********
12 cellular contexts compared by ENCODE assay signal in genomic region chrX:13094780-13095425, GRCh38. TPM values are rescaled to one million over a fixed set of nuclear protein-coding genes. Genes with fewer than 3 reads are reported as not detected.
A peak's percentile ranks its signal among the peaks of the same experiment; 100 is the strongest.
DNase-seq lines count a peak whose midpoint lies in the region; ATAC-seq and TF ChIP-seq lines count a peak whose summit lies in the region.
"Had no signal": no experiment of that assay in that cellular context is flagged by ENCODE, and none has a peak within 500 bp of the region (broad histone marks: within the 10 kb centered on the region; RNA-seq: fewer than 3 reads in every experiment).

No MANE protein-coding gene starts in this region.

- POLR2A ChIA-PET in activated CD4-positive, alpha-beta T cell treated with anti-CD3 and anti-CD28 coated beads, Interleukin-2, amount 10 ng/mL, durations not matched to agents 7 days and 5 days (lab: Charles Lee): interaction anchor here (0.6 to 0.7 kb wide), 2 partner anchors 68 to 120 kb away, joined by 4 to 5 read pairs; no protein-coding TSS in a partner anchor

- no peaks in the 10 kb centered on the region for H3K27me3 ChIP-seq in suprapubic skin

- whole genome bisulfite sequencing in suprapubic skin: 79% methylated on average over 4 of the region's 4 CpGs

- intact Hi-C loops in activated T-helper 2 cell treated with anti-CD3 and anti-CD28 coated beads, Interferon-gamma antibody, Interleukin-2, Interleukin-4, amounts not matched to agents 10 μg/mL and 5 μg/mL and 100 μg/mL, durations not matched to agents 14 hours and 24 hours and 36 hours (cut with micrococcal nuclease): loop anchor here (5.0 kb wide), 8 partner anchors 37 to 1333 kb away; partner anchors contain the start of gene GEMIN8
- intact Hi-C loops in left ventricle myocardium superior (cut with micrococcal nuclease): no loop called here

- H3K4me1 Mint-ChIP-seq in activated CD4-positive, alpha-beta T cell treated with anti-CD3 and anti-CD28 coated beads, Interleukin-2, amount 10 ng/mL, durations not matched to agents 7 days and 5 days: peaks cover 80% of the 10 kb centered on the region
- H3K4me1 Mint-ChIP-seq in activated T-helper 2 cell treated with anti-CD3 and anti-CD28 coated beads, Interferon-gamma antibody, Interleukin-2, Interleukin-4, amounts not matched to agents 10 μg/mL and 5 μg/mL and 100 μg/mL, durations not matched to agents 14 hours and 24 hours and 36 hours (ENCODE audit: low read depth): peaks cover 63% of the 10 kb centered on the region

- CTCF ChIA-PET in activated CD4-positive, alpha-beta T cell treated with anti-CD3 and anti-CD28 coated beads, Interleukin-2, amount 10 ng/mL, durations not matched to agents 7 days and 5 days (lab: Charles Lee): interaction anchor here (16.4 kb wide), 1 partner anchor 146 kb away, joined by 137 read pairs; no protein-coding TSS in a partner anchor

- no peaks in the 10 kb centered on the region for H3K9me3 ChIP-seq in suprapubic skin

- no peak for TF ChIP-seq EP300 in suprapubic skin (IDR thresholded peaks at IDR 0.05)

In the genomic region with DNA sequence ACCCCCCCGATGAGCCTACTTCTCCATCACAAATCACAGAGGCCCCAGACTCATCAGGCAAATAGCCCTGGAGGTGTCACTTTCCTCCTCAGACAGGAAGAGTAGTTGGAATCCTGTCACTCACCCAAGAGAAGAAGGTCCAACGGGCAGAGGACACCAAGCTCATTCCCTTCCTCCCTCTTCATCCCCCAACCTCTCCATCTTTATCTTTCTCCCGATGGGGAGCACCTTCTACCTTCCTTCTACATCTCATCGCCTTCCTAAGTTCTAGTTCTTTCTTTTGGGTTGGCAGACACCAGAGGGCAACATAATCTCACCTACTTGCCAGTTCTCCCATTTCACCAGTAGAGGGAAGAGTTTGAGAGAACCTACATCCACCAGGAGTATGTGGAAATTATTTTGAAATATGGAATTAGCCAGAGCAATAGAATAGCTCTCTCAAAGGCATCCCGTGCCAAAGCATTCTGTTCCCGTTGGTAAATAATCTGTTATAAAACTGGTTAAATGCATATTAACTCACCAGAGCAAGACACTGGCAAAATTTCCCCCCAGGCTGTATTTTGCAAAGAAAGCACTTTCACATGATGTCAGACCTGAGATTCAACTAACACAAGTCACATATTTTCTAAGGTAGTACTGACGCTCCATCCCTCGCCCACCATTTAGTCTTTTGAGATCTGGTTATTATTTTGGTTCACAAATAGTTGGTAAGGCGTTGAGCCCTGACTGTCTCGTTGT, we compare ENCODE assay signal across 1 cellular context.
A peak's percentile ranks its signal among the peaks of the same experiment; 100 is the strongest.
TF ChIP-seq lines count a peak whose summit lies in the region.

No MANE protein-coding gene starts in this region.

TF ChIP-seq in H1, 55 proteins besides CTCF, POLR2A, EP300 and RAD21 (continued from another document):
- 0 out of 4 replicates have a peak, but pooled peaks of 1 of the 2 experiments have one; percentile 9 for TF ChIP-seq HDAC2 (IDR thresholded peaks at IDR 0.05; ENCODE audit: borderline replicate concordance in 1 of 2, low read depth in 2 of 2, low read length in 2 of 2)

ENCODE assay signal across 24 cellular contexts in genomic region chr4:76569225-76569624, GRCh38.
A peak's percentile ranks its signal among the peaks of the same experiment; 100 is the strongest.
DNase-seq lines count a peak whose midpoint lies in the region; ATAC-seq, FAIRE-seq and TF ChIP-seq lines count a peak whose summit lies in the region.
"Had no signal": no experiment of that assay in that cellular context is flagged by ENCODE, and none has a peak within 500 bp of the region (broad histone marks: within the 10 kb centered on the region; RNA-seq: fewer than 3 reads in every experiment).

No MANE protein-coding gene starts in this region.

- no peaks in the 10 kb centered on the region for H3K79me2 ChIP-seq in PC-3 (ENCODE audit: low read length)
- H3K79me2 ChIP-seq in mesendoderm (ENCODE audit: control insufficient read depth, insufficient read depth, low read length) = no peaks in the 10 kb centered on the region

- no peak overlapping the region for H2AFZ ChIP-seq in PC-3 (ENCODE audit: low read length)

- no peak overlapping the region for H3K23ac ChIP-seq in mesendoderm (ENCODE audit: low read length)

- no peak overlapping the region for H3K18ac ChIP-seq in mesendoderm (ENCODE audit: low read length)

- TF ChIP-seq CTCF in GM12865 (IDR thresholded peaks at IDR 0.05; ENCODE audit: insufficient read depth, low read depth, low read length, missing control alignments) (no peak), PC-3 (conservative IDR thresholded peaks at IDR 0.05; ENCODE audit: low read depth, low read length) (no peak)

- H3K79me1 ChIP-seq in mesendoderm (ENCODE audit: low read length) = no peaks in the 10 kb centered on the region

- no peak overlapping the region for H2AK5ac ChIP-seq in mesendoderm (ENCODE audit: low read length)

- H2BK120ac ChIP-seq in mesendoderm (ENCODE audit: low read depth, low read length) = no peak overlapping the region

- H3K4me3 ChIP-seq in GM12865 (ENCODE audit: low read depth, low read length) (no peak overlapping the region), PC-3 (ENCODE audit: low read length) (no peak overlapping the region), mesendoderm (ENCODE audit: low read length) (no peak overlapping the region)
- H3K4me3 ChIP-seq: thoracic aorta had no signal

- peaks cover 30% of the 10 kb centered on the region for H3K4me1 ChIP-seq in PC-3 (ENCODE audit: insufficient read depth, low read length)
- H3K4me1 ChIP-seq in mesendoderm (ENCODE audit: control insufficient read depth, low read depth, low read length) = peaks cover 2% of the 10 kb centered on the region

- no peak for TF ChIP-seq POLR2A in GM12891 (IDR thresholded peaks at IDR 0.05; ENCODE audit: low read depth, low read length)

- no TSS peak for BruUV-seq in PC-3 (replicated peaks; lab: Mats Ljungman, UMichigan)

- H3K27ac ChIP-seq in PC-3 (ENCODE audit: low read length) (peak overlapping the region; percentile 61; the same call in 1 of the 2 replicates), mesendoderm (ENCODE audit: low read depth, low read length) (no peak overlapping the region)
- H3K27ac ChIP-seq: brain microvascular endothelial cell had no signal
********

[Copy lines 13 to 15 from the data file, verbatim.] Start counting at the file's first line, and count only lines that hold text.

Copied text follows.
- CTCF ChIA-PET in activated CD4-positive, alpha-beta T cell treated with anti-CD3 and anti-CD28 coated beads, Interleukin-2, amount 10 ng/mL, durations not matched to agents 7 days and 5 days (lab: Charles Lee): interaction anchor here (16.4 kb wide), 1 partner anchor 146 kb away, joined by 137 read pairs; no protein-coding TSS in a partner anchor

- no peaks in the 10 kb centered on the region for H3K9me3 ChIP-seq in suprapubic skin

- no peak for TF ChIP-seq EP300 in suprapubic skin (IDR thresholded peaks at IDR 0.05)